“The data shows that it’s not just the hours worked or the time in the industry that determines if someone is a detractor or promoter, but how they perceive their opportunities and if they feel valued,” Ms Vissiere said.
Ironically, those who worked the longest hours were more likely to be very positive about the industry. Of those who worked over 60 hours a week, 42 per cent were promoters while 31 per cent were detractors; while of those who worked a standard 40-hour week, 24 per cent were promoters and 29 per cent were detractors.
Being far too busy was most likely to result in a worker being a detractor, with 41 per cent of those who felt frazzled being negative and unlikely to recommend the industry, together with 43 per cent of passives.
The data shows that 75 per cent of promoters strongly agreed that they had career opportunities within their business, compared to just 36 per cent of detractors and 58 per cent of passives. Promoters were also significantly more likely to have the tools and resources they needed to do their work correctly (80 per cent) compared to just 46 per cent of detractors.
In addition, 92 per cent of promoters said they felt secure in their role compared to 63 per cent of detractors. The impact of the sum of these factors cannot be underestimated, Ms Vissiere said.
“The data shows absolutely clearly that when career opportunities, job security and the right tools are made available to staff, they are most likely to be happy,” she said.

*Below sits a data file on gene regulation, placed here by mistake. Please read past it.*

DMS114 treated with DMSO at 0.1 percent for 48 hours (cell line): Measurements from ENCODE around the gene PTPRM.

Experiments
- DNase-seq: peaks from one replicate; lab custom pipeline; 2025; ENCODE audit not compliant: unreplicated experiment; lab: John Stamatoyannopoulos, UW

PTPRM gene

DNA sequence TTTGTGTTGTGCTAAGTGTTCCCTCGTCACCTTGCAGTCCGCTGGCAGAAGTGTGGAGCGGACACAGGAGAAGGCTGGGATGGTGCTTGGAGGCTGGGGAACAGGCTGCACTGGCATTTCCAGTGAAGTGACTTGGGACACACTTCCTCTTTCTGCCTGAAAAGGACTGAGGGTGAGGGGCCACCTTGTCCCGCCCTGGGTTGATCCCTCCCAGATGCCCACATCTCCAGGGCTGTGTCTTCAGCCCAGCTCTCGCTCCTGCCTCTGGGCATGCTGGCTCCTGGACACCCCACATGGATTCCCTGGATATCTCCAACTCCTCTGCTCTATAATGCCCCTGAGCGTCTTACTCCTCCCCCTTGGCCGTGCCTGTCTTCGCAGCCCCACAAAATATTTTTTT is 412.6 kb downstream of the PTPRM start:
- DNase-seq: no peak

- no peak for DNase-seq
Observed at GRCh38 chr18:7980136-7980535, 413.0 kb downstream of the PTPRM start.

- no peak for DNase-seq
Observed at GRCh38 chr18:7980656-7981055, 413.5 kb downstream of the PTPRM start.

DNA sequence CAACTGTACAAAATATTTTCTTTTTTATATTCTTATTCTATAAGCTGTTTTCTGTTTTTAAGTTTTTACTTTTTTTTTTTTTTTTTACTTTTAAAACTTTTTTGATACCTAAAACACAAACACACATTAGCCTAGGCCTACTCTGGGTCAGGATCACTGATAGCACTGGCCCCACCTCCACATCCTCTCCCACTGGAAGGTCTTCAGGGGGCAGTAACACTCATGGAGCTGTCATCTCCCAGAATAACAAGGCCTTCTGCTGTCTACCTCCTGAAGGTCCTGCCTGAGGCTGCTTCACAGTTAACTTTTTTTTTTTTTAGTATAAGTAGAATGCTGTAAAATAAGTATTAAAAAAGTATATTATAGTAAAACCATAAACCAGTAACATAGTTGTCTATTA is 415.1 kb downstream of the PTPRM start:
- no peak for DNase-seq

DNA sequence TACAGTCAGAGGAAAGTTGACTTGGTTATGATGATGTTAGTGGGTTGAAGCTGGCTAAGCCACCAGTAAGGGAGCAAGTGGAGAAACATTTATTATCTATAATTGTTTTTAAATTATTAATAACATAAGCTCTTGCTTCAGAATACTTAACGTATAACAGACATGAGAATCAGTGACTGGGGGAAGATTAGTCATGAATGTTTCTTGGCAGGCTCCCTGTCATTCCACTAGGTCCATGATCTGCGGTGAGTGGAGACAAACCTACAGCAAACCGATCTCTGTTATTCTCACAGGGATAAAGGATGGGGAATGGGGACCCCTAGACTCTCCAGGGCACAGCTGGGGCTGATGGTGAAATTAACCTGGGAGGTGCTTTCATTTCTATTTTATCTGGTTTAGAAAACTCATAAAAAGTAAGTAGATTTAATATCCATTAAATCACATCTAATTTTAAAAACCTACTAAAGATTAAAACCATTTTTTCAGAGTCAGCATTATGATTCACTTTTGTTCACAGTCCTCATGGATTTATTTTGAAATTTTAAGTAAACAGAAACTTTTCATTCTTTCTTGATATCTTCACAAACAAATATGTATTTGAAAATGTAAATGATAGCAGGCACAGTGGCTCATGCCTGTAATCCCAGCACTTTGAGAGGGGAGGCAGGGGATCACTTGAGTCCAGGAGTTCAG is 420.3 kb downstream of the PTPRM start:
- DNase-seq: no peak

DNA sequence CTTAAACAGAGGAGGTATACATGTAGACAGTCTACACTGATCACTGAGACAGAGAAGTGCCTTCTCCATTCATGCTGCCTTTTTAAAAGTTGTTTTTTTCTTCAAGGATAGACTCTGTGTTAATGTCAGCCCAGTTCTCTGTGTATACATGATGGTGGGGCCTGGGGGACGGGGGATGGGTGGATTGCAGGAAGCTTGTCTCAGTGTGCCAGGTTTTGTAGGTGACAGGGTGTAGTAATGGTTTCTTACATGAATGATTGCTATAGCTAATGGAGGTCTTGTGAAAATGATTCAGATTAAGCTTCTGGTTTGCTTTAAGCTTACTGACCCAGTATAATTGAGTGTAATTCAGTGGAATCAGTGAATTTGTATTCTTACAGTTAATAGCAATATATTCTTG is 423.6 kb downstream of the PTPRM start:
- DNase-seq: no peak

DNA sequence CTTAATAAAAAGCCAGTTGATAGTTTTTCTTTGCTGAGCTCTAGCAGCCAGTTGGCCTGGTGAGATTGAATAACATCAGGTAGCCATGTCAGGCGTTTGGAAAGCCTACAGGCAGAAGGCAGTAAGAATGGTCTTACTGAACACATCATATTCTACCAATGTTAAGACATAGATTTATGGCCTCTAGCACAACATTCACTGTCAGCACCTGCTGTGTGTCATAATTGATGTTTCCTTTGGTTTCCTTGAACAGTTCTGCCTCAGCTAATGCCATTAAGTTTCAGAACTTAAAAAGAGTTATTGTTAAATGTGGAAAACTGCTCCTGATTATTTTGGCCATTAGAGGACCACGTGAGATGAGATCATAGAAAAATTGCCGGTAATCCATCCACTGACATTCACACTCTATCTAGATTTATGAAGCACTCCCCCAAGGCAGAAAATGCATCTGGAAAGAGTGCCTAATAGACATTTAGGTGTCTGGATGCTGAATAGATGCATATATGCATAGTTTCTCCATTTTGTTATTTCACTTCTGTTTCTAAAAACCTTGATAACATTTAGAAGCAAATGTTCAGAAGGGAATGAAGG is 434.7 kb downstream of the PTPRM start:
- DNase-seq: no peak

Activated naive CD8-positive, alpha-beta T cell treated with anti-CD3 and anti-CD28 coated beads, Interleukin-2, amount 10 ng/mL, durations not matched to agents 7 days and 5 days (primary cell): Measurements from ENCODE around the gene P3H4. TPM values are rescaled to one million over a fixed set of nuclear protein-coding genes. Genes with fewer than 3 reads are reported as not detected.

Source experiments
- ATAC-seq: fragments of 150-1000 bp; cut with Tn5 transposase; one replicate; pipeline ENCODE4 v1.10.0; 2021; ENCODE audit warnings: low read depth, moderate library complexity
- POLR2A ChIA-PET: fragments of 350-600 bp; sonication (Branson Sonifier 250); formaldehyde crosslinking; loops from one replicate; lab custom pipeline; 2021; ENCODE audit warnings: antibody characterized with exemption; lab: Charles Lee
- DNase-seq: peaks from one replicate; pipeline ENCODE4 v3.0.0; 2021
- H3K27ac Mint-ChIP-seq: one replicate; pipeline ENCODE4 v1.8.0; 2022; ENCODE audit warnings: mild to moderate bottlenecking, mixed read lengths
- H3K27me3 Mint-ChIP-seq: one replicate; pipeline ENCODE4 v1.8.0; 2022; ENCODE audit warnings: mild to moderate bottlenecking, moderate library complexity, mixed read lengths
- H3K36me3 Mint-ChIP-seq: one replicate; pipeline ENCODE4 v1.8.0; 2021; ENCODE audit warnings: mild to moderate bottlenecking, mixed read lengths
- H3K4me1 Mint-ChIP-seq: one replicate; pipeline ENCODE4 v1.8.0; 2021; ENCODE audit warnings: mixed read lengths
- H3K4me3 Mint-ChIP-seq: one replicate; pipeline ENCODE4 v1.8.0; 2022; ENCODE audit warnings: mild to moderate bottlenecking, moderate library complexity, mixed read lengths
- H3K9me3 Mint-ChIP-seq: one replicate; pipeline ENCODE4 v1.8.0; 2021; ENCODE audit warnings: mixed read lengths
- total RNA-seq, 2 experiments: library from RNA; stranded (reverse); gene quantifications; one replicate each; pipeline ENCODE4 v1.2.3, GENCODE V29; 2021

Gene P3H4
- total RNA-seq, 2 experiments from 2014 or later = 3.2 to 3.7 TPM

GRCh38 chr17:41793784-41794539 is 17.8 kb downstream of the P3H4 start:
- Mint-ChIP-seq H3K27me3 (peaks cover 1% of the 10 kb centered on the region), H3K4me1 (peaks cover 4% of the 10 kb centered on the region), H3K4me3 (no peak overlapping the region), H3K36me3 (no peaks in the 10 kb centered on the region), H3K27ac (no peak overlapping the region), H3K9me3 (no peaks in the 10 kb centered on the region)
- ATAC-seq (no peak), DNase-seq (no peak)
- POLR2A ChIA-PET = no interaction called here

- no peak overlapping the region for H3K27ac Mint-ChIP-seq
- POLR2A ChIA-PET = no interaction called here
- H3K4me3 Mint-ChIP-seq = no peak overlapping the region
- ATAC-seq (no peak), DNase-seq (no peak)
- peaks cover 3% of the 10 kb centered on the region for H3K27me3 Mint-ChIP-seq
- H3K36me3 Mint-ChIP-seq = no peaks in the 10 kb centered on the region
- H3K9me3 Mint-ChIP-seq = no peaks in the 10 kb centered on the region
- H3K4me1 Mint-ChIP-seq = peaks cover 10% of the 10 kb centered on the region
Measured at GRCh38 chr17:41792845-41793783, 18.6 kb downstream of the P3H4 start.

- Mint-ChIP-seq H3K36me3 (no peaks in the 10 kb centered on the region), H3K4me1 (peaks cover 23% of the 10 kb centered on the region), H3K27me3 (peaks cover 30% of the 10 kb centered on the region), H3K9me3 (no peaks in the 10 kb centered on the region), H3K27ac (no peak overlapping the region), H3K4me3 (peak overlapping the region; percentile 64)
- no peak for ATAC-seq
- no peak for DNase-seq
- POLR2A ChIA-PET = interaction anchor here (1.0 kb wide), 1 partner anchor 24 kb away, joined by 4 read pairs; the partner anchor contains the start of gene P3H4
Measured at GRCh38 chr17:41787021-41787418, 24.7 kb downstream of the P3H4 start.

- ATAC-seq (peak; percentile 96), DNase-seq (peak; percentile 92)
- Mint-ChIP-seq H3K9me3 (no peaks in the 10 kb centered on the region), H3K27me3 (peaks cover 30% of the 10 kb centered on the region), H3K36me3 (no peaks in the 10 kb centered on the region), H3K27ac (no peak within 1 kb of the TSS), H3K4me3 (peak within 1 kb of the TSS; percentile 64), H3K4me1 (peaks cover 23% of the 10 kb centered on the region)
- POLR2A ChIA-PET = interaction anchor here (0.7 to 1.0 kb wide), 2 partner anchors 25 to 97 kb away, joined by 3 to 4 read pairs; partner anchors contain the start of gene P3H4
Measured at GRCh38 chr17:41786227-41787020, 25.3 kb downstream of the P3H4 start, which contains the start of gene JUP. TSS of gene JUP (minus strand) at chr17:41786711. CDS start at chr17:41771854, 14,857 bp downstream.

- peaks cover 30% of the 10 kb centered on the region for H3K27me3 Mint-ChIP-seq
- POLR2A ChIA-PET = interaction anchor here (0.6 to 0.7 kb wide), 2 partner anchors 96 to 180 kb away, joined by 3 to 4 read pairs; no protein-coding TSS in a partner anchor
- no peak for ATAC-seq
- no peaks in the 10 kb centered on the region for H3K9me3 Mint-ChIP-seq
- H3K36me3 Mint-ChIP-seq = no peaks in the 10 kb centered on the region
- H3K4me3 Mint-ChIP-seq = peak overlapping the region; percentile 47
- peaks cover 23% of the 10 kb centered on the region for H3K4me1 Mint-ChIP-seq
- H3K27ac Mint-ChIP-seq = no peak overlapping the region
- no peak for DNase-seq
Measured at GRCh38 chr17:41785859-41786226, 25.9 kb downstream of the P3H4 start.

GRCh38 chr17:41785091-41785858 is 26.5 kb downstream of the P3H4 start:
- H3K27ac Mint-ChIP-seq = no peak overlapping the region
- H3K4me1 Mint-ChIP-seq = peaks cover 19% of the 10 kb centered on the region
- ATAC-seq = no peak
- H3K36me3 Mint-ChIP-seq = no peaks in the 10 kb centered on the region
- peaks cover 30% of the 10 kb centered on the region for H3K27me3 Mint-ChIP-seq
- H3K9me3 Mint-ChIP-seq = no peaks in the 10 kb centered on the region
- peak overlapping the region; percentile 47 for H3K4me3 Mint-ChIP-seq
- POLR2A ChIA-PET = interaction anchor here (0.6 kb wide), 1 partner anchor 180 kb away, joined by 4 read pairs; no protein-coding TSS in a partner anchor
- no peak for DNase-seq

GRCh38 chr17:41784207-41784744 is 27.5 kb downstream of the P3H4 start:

“We found that 93 per cent of promoters absolutely loved working for their employer, in comparison to 48 per cent of detractors.”
Ms Vissiere said the sense of either optimism or overwhelm fed through to how the property management industry perceives the future.
Detractors were significantly less likely to see the growing expectations from tenants and owners as an opportunity (29 per cent) compared to promoters (50 per cent) and were more likely to see comments on social media as a difficult challenge (59 per cent) compared to just 45 per cent of promoters.
What is the cost of the disillusionment and unhappiness? A higher cost of training, onboarding and loss of business knowledge, resulting in a poorer service to owners and tenants as teams constantly struggle to be on top of their workloads.
“Only 50 per cent of detractors said they were likely to find another role in property management, compared to 70 per cent of promoters,” Ms Vissiere said.
“Detractors were most likely (24 per cent) to seek to leave the industry in comparison to 11 per cent of those who were passive, and passive respondents were more likely (34 per cent) to seek a different role within the property industry.
“Those people are going to be talking down property management and that’s not viable long-term,” Ms Vissiere said.
There is more on the Voice of Property Management Survey in the upcoming January 2019 issue of Elite Property Manager. To access a full copy of the report, click here.